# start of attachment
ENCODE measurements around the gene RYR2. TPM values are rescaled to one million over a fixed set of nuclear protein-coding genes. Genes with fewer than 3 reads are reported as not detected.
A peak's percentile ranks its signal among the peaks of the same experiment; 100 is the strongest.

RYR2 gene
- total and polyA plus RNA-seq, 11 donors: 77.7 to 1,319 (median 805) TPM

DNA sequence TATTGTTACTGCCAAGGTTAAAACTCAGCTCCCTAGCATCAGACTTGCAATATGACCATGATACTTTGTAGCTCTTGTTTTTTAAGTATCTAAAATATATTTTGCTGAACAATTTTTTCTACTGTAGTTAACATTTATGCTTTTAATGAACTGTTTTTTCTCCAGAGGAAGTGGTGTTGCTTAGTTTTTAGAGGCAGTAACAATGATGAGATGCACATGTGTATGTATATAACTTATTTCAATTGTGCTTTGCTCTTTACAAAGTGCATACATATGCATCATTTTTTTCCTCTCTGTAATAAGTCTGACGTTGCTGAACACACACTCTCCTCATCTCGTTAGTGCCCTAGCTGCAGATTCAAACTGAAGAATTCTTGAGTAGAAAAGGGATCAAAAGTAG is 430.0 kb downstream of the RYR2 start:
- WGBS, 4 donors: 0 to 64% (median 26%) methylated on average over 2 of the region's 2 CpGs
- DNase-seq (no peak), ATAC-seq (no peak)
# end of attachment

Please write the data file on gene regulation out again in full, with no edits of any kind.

ENCODE measurements around the gene RYR2. TPM values are rescaled to one million over a fixed set of nuclear protein-coding genes. Genes with fewer than 3 reads are reported as not detected.
A peak's percentile ranks its signal among the peaks of the same experiment; 100 is the strongest.

RYR2 gene
- total and polyA plus RNA-seq, 11 donors: 77.7 to 1,319 (median 805) TPM

DNA sequence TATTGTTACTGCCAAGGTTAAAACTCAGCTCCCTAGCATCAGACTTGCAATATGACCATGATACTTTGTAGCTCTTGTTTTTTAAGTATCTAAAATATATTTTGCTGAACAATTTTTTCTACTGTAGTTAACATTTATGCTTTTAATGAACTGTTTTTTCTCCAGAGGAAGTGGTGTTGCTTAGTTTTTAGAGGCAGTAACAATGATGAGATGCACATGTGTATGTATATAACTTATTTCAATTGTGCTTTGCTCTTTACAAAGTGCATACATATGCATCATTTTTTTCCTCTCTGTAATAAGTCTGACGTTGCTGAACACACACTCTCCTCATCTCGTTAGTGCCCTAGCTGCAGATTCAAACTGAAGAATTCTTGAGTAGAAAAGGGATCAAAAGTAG is 430.0 kb downstream of the RYR2 start:
- WGBS, 4 donors: 0 to 64% (median 26%) methylated on average over 2 of the region's 2 CpGs
- DNase-seq (no peak), ATAC-seq (no peak)